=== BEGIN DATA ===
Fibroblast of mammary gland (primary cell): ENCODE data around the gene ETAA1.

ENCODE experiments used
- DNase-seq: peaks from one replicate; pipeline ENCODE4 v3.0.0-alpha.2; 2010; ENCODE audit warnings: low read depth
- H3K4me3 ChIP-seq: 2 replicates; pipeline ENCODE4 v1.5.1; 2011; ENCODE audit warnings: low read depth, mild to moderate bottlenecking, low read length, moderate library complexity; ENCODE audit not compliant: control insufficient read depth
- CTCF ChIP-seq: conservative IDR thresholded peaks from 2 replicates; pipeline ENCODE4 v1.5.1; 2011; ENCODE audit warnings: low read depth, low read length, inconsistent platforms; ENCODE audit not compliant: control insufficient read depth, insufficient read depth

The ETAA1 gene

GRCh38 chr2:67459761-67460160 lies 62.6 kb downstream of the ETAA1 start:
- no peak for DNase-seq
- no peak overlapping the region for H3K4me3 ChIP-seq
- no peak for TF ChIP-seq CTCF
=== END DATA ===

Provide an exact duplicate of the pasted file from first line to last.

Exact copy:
Fibroblast of mammary gland (primary cell): ENCODE data around the gene ETAA1.

ENCODE experiments used
- DNase-seq: peaks from one replicate; pipeline ENCODE4 v3.0.0-alpha.2; 2010; ENCODE audit warnings: low read depth
- H3K4me3 ChIP-seq: 2 replicates; pipeline ENCODE4 v1.5.1; 2011; ENCODE audit warnings: low read depth, mild to moderate bottlenecking, low read length, moderate library complexity; ENCODE audit not compliant: control insufficient read depth
- CTCF ChIP-seq: conservative IDR thresholded peaks from 2 replicates; pipeline ENCODE4 v1.5.1; 2011; ENCODE audit warnings: low read depth, low read length, inconsistent platforms; ENCODE audit not compliant: control insufficient read depth, insufficient read depth

The ETAA1 gene

GRCh38 chr2:67459761-67460160 lies 62.6 kb downstream of the ETAA1 start:
- no peak for DNase-seq
- no peak overlapping the region for H3K4me3 ChIP-seq
- no peak for TF ChIP-seq CTCF